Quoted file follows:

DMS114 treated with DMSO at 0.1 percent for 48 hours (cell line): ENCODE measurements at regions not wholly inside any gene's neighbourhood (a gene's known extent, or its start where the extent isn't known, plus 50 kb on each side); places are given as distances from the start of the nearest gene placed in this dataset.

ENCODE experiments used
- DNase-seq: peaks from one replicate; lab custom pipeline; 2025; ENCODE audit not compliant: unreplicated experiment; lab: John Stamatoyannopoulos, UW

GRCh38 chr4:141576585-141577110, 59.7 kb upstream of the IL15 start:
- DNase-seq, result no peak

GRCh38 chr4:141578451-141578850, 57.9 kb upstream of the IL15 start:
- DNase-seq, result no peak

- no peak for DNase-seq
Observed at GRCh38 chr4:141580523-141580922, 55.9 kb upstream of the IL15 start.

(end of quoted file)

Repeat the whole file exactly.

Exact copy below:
DMS114 treated with DMSO at 0.1 percent for 48 hours (cell line): ENCODE measurements at regions not wholly inside any gene's neighbourhood (a gene's known extent, or its start where the extent isn't known, plus 50 kb on each side); places are given as distances from the start of the nearest gene placed in this dataset.

ENCODE experiments used
- DNase-seq: peaks from one replicate; lab custom pipeline; 2025; ENCODE audit not compliant: unreplicated experiment; lab: John Stamatoyannopoulos, UW

GRCh38 chr4:141576585-141577110, 59.7 kb upstream of the IL15 start:
- DNase-seq, result no peak

GRCh38 chr4:141578451-141578850, 57.9 kb upstream of the IL15 start:
- DNase-seq, result no peak

- no peak for DNase-seq
Observed at GRCh38 chr4:141580523-141580922, 55.9 kb upstream of the IL15 start.